So what's the deal with Nordic skating? It's kind of a cross between ice skating and cross country skiing. The skater wears a cross country ski boot and attaches a Nordic skating blade to the top binding, where a cross country ski would attach. The skating blade is longer than a regular skating one, and is free on the heel end.
|In case anyone was wondering, this is what a Nordic skate looks like, up close and personal.|
It just so happens that the longest outdoor track for ice skating sits on Lake Morey in the Northeast Kingdom of Vermont. And the only shop selling Nordic skates in the US rents equipment there. And the horrible cold that dragged on and on in Vermont this year froze Lake Morey good and solid so that there was no danger in using all of the track around the lake. So on the first Saturday in March all the stars aligned and it was time to try it out.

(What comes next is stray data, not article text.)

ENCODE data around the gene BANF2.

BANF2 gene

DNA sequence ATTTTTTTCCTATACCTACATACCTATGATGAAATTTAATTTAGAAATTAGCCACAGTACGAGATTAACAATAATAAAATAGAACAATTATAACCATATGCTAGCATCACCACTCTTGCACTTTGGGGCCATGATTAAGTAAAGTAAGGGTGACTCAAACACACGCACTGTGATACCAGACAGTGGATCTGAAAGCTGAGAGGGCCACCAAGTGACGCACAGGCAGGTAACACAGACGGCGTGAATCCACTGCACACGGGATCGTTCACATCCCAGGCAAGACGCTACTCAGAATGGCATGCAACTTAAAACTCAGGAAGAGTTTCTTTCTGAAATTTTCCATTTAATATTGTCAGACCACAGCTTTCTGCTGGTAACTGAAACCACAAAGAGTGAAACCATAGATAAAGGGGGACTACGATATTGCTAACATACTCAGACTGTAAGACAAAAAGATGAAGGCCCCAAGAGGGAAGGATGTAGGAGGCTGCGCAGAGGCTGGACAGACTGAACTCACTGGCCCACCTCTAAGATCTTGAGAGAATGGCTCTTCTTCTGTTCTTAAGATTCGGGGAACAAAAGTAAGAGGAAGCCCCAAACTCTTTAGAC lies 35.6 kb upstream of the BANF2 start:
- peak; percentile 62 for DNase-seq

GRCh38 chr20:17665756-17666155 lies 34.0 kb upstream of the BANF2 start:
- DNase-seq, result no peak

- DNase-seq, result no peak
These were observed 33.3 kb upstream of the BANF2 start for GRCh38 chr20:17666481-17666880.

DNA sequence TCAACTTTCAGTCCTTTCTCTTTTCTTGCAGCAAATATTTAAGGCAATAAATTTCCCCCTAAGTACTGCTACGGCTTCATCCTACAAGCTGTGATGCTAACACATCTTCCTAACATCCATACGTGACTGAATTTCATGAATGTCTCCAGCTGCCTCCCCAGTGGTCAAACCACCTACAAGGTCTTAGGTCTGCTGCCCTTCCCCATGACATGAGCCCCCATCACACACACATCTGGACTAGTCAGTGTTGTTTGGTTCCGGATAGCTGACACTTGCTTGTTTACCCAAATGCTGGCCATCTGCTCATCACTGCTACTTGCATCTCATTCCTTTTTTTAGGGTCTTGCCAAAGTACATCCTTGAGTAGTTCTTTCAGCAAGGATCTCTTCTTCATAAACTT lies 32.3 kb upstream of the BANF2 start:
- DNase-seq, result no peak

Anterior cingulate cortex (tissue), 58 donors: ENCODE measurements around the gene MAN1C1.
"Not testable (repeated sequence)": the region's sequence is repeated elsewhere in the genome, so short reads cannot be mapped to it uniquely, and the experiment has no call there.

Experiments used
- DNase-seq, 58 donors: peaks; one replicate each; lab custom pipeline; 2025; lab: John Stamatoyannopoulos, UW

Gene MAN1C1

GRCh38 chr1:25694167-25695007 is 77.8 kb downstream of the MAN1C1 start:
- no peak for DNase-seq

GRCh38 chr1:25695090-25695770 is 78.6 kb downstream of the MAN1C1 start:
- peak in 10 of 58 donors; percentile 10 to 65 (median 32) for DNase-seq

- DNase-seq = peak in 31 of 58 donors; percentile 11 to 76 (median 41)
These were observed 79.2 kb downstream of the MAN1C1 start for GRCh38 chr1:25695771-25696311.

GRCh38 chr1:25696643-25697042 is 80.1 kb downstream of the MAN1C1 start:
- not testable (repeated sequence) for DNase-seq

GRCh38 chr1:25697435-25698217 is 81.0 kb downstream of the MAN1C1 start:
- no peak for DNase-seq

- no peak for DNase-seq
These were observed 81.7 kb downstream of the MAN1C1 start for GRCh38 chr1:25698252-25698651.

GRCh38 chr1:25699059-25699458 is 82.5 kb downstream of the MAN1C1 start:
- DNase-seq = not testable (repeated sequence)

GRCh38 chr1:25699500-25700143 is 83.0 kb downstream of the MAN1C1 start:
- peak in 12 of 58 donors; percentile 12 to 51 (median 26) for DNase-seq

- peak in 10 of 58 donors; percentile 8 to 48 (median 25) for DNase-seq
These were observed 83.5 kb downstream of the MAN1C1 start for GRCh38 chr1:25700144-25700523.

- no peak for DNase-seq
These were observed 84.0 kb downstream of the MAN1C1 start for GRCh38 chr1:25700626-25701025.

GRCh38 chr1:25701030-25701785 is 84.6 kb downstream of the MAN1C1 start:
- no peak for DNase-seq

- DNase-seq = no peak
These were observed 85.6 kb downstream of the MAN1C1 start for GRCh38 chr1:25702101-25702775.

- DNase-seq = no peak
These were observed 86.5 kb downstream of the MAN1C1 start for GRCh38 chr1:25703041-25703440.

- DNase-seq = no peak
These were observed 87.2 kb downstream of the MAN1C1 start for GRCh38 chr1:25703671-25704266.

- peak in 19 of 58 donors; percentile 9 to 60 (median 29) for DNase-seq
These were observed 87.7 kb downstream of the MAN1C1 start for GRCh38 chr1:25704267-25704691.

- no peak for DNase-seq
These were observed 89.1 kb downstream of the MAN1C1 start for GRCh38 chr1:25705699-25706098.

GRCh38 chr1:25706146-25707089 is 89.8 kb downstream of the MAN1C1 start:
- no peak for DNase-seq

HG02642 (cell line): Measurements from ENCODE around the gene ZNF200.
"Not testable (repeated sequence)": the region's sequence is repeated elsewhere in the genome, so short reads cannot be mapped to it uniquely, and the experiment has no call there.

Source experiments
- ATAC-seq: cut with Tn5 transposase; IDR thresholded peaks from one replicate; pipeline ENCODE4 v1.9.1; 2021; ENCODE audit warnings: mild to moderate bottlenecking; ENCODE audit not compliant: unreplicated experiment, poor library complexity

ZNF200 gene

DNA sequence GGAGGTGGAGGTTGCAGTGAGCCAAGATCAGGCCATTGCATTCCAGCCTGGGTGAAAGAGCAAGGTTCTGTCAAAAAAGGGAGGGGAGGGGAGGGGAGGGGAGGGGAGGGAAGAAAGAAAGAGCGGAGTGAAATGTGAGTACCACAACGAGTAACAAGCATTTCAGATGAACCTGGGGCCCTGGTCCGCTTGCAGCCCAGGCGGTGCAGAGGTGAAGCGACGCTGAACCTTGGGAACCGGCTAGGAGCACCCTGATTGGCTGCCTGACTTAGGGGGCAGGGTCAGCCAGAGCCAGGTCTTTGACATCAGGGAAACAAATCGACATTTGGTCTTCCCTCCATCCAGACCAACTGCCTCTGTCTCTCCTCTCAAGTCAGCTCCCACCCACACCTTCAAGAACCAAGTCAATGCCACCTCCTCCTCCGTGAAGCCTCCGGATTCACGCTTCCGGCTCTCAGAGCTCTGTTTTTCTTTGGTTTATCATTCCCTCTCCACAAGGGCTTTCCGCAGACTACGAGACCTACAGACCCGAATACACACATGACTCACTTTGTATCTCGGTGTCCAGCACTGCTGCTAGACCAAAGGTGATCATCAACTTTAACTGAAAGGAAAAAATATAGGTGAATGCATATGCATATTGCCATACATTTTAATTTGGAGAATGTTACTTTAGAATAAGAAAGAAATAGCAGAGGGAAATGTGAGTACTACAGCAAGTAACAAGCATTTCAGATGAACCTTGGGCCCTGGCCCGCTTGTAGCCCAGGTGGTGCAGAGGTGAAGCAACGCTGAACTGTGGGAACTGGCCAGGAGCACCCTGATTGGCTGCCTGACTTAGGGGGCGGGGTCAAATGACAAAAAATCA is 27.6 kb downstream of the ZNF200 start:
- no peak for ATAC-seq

|Jon, Lynn and Liz getting ready to head out onto the ice.|
The cool thing about Nordic skates is that they can handle imperfect ice. I wouldn't say they glide right over everything, but they definitely handle some cracks and bumps pretty well, and it's not hard to work up a bit of speed, especially when you're on a 4.5 mile loop. Of course, one thing about being on a lake that is very frozen in winter in Vermont is that there are others who want to take advantage of that as well, mainly people ice fishing. So what is considering a skating track by Nordic skaters in considered a road by ice fishers in pickup trucks, and it's not too hard to figure out who common sense dictates has the right of way.
|Lynn demonstrating the share-the-crowded-road concept with one of the friendly neighborhood trucks that were also using the lengthy loop we were skating.|
|Contrary to the dire predictions of many, there were no dramatic spills on the ice, so Jon thoughtfully volunteered to do a dramatic interpretation for the record.|